A Twist of Fate

A Twist of Fate

Mother Nature's temperamental episode in the suburbs of Oklahoma City earlier this week wreaked havoc on the surrounding community - unfortunately at the cost of many lives, homes and properties.

Victims of Monday's Moore, Okla., tornado are in our thoughts and prayers. But as the gradual recovery process begins, we'd like to offer a sense of hope; an example of goodwill that may present a brighter future to those who experienced the severe weather.

Weekend ReTREEt. Natural disasters can't match the hard work of a fleet of cyclists armed with shovels, determined to make a difference in the lives of victims who have lost so much.

The forest fire damage Dallas, Texas, experienced last year prompted a group of Tour des Trees participants to develop ReTREEt America, a group of bicycle and tree enthusiasts who follow natural disasters and facilitate re-plantings within the U.S. and Canada. ReTREEt, established in January 2012, also pairs local bike rides with its planting events to raise awareness of its efforts.

ReTREEt America planting
Volunteers participate in a ReTREEt America planting project in Joplin, Mo.

After the devastating tornado in Joplin, Mo., Davey Resource Group Project Developer Josh Behounek, a Missouri resident, knew he wanted to help out the Joplin community in some way. When he discovered ReTREEt, which had visited six other natural disaster sites in 2012, Behounek decided to help organize a ReTREEt project in Joplin. The bike ride involved was simply an added incentive.

Behounek, who has participated in Tour des Trees three times, enjoyed every aspect of the event. "The name of the event is perfect - we truly had a full weekend retreat of fun and goodwill," Behounek says. "We rode bikes, planted trees, touched the lives of tornado victims and had the opportunity to better understand how much they went through."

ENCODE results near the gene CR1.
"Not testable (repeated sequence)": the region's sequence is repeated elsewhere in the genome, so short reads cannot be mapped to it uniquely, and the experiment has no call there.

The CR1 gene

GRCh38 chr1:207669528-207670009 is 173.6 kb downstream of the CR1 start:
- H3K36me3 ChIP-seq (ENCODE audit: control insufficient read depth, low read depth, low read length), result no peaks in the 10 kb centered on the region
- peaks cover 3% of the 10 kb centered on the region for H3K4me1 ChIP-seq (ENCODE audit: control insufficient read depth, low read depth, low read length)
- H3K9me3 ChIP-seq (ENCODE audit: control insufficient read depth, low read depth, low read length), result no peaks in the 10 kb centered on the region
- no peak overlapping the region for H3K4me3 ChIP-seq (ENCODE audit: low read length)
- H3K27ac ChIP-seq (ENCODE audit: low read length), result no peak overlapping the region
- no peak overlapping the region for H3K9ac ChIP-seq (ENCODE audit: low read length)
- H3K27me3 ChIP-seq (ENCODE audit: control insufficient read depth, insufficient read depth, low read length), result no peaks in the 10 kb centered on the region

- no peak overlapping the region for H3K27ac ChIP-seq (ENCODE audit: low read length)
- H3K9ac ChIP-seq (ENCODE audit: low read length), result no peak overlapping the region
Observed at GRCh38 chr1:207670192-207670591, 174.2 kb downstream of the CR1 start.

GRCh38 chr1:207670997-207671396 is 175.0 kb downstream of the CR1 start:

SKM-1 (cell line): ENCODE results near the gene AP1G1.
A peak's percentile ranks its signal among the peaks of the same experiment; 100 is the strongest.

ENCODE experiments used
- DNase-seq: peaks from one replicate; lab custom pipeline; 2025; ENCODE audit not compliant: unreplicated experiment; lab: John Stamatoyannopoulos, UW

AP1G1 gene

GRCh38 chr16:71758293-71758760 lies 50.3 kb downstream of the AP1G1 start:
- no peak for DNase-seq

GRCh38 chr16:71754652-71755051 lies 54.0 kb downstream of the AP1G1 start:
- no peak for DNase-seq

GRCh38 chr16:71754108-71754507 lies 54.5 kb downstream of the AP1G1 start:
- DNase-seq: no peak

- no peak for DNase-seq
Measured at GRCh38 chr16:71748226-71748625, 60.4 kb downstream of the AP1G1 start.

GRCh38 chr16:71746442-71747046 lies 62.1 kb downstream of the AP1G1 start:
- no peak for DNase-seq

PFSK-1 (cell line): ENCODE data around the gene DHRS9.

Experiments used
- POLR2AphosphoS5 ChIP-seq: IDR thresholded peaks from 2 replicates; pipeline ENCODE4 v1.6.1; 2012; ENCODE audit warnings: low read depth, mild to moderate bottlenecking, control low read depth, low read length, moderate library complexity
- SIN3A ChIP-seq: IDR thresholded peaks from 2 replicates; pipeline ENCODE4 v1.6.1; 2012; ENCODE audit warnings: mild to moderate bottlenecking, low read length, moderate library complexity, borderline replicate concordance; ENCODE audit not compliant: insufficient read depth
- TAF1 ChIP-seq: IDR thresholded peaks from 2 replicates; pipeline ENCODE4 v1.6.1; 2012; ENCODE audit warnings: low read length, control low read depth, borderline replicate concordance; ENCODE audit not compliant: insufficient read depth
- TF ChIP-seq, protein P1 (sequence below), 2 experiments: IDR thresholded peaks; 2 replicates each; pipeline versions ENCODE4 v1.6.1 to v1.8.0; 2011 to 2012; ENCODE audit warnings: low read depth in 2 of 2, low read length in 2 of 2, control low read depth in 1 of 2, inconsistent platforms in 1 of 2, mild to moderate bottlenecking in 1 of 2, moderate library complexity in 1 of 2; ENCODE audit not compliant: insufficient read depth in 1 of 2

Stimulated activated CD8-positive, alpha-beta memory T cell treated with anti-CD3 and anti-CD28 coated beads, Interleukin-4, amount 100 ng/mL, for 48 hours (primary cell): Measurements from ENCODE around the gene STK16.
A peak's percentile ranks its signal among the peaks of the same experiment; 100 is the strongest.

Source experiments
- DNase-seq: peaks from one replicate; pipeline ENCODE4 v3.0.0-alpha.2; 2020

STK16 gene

During Saturday's planting event, approximately 45 volunteers from regions across the U.S. and Canada planted trees within the property lines of residents who had lost all their trees and/or homes in the tornado. "We planted three to four trees in each yard - a little more than 200 trees in total," Behounek explains. Volunteers planted a variety of native Missouri trees, including red, bur and white oaks, as well as flowering trees, such as red bud.

"We could tell the homeowners really appreciated the trees we planted," Behounek recalls. And despite their unfortunate situation, local families and their neighbors pulled together to support the then recent victims of Hurricane Sandy, which had torn through the upper East Coast just days before the ReTREEt event in Joplin. "A local family had organized a yard sale and lemonade stand to raise money for Sandy victims while we were planting," Behounek says.

ReTREEt America cyclists
Behounek (third from right, back row) joins a fleet of nearly 10 other cyclists who participated in Joplin's ReTREEt America planting project, as well as a 70-mile, Sunday morning bike ride to conclude the weekend. | Photo: ReTREEt America

After planting 210 total trees in Joplin, volunteers and local homeowners gathered for a party that Saturday evening. "It was nice to relax and have time to socialize with everyone after the plantings," Behounek says. He and 9 other volunteers woke the following morning to begin a 70-mile bike ride around Joplin. "The bike ride was perfect," he says, adding, "I enjoyed the scenery, the people and the atmosphere."

Although the tornadoes our nation has encountered within the past year alone have cost us so much, including people, properties and possessions victims may never get back, volunteers such as those involved with ReTREEt America may provide some solace, perhaps merely one tree at a time.

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